Monday, June 14, 2010
Many offenses (but certainly not all) fit into the following categories:
Stormtrooper effect/Principle of Evil Marksmanship: bad guys are terrible shots. (Even if described as being lethal killers.)
Law of the Conservation of the Ninja: ninja (bad guys) are weaker in large groups. (A single ninja is nearly unbeatable.)
One-at-a-time attack rule: Large groups of villains will only attack one at a time.
Two friends of mine have written excellent blog posts on the topic or realistic combat:
Christian Cameron writes the best historical fiction I have ever read. In this blog post he writes about the nature of warfare. (The blog thread is actually about the use of elephants in ancient warfare.)
Mike Shultz' fantasy novel, The Sword of Memory, is being published in Germany this fall. In this writing advice column (click writing advice and check out Lesson 16) he discusses rules for combat realism in fantasy.
Nothing makes me want to drop a novel faster than unrealistic action/combat sequences. So follow Mike's rules and read Christian Cameron's blog and we will all enjoy a better reading experience.
Now go out there and hurt your good guys.
Tuesday, June 8, 2010
My manuscript is in the hands of the German editor of my friend Mike Shultz' novel. I met Carsten when Mike and I had lunch with him in NYC last August. I'm going to put my query process on hold while Carsten has the manuscript. With no prior writing credits, I think my query letter will look substantially stronger with a foreign publication on it. Just need it to be accepted.....
I haven't been doing much writing. Mike suggested I work on the sequel to Eternal Knight, but write it as a stand-alone novel. I like his idea and have been doing some outlining.
I have also been playing some EVE Online. It is a wonderful science fiction MMORPG set in outer space. I've been splitting my time between chasing NPC pirates and playing the commodities markets. In EVE 90% of goods are player-produced. This allows for genuine market activities to occur. I'd love to find a way to include aspects of the game in the teaching of my AP Economics class.
Off to fire up the engines on the Hussar, my Thrasher class destroyer. Or maybe I'll take the Adam Smith out on a trade run. I hear there are good prices for oxygen over in the Pator system.
Wednesday, May 19, 2010
As I described the evil warlord leading his hosts in a vicious war of conquest, Christian stopped me.
“What’s his motivation?” Christian asked.
“The bad guy. Why’s he trying to conquer the world?”
“Uhhh,” I started. And then, “Hmmmm.” I thought about it for a bit. “Because he’s, well, bad.”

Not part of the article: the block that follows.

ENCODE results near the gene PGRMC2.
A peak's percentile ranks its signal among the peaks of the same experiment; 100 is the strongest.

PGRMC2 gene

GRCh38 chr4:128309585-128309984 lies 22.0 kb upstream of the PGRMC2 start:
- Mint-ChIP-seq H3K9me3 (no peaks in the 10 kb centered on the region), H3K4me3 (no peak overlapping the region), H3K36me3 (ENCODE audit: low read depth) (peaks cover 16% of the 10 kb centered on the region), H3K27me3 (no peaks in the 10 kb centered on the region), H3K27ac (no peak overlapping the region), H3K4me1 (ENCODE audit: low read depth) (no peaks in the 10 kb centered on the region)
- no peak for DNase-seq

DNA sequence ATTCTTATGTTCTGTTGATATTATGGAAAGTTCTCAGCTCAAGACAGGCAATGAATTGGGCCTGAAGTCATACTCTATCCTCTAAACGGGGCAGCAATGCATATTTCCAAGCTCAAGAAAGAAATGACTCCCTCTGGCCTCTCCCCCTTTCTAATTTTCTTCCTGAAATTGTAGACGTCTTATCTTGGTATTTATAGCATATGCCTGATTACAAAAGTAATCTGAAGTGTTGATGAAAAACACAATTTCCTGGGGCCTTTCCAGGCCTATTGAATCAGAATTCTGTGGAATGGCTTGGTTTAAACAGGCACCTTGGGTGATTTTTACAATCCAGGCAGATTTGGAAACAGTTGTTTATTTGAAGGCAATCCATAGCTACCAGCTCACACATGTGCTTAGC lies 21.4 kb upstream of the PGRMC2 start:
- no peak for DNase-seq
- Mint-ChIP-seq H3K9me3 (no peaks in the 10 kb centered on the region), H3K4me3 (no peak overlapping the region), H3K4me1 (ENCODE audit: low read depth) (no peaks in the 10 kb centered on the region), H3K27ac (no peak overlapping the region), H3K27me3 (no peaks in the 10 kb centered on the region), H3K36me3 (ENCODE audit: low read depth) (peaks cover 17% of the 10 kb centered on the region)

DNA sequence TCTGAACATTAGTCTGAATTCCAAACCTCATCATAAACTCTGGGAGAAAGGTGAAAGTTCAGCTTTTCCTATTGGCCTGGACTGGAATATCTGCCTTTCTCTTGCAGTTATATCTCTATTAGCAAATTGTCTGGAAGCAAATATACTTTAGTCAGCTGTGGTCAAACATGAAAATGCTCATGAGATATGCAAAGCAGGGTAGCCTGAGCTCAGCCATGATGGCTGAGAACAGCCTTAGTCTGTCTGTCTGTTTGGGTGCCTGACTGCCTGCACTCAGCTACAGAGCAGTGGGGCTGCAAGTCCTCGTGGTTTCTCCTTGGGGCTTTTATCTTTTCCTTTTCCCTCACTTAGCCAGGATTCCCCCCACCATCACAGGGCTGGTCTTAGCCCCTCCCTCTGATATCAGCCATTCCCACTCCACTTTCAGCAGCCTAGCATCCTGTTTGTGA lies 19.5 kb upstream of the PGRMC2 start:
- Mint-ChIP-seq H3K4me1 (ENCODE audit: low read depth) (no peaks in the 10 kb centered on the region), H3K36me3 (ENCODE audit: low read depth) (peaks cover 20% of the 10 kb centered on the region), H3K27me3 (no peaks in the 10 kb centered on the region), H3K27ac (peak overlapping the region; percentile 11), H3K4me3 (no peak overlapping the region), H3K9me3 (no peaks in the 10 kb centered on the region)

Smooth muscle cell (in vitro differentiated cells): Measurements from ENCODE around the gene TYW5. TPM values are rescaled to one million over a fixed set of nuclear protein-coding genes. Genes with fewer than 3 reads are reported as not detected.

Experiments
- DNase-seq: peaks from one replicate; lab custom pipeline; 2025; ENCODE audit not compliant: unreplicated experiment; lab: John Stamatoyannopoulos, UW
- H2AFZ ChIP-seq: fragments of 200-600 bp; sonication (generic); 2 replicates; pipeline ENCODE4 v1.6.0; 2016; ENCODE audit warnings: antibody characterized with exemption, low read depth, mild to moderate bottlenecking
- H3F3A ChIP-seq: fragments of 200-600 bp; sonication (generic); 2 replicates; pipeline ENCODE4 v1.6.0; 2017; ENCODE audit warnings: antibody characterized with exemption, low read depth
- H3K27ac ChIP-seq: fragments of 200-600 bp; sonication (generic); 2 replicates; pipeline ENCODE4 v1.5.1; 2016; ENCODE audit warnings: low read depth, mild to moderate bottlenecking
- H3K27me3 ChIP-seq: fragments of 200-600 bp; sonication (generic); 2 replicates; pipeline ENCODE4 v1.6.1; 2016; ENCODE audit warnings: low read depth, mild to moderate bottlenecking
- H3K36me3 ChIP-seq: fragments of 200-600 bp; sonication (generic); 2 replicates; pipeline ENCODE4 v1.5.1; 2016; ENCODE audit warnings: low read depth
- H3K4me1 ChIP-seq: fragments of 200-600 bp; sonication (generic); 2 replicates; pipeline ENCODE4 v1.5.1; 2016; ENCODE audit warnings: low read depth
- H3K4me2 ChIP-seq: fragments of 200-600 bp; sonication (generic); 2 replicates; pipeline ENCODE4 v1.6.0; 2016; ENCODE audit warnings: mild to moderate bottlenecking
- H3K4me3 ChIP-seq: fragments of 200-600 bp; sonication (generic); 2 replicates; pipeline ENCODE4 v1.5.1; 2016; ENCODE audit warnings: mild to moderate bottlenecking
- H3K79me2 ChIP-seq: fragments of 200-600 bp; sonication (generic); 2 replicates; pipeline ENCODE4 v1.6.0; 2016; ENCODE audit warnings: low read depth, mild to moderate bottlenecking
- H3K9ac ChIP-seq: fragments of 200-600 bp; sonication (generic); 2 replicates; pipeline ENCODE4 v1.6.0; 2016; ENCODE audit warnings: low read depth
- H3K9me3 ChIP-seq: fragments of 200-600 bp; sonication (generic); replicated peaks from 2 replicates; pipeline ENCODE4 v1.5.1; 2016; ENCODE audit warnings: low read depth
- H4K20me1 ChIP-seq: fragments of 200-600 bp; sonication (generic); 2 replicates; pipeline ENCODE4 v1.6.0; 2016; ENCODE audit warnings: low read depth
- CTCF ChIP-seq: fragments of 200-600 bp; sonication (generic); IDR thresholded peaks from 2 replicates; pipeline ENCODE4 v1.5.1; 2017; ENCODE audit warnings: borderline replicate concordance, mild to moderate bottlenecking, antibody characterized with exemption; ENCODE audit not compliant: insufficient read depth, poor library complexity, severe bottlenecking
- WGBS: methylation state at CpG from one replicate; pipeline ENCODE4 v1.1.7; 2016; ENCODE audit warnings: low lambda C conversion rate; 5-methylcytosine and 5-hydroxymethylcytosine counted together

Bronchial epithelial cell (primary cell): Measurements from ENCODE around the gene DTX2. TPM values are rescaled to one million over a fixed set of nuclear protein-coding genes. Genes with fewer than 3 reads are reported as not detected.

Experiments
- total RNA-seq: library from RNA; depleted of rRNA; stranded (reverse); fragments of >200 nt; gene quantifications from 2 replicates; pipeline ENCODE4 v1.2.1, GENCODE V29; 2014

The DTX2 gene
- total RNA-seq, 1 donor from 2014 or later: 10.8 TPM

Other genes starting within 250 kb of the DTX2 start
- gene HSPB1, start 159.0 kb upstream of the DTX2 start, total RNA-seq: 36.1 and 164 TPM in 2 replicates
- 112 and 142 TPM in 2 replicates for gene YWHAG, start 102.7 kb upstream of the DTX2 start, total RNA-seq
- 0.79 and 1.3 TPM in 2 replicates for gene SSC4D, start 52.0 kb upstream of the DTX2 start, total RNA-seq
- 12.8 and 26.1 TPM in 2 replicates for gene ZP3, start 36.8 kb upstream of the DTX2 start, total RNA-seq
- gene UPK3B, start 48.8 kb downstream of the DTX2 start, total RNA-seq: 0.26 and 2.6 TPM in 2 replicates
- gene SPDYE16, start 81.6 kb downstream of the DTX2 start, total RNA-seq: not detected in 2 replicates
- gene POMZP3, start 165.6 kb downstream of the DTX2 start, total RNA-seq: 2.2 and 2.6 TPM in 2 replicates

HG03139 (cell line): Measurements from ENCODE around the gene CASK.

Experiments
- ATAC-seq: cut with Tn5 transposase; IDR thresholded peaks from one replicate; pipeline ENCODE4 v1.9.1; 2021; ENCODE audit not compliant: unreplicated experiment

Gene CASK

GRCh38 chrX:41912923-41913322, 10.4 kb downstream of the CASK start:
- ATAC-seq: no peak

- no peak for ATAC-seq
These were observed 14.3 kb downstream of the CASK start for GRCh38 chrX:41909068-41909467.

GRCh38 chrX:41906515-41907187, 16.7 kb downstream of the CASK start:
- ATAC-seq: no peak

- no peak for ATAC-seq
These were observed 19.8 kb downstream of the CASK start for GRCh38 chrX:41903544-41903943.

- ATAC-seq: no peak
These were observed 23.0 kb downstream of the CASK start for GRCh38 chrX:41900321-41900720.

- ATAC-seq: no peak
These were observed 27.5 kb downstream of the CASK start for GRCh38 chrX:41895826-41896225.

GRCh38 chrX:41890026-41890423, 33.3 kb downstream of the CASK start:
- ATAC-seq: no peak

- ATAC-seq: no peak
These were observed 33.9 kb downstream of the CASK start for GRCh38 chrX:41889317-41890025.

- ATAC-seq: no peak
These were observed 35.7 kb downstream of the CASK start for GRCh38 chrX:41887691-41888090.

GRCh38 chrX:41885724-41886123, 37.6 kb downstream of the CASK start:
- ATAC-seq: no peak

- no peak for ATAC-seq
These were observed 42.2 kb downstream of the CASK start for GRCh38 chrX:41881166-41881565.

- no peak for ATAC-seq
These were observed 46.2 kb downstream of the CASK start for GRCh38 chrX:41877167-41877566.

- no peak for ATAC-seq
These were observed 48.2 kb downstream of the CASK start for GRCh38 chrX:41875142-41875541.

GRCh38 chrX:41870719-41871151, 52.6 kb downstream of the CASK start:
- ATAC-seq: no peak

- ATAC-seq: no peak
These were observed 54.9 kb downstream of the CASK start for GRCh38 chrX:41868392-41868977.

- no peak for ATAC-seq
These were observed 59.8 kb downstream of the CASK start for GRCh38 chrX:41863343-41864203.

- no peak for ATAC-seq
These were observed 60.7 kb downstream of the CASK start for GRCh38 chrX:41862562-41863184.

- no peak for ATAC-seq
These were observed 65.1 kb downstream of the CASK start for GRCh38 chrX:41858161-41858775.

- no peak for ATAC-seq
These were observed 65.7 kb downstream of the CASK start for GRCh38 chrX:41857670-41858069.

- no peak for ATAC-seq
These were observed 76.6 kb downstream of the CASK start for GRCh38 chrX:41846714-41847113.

Christian just gave me a pathetic look. “He’s got to have a reason he wants to do this.”
“He’s evil. Like Sauron.”
“You’re not Tolkien. Tolkien could get away with it.” And then Christian said something to me that hit me like a truck. “You know what Hitler saw when he looked in the mirror? He saw a hero.” I don’t know if Christian is the first person to make that statement, but it set me back for a moment.
Hitler saw himself as a hero. The bad guy thinks he’s a good guy. What if my bad guy thinks he’s a good guy?
“He thinks he’s saving the world,” I said.
And so the Wasting was born. A dreaded disease of magical origin threatening all life in the world. A disease that everyone wanted to cure.
The good guys want to cure it as well. Wait a sec….
What if my bad guy is really the good guy? What if my protagonist discovers she is on the wrong side?
Wait a sec… what if there are no good guys? All the major powers are self-interested and use the Wasting as an excuse to improve their situation.
And so Eternal Knight was born. A protagonist who has grown up in a world dominated by war and the Wasting leaves home to seek aid from greater powers. In her journey she discovers that good isn’t always good and evil isn’t always what it appears to be.
Sunday, May 9, 2010
I teach AP Economics to high school seniors and we are taking our AP Exams this Thursday. This is always a very intense time of the year. The whole focus of the year is success on the AP Exams (microeconomics and macroeconomics). If students do well (a score of 4 or 5) they can usually get college credit for the course. This makes success potentially worth two thousand dollars.
In a few days my school year eases up in a big way. Just have to make it through this final push.
On to writing... I've been analyzing and re-analyzing my query strategy. I don't want to mass-query every possible agent all at one time. However, a limited-query effort will mean a lot more waiting. So who do I query first? Patience, patience, patience....
Query-time is a good time to think about the next project. What's been on my mind?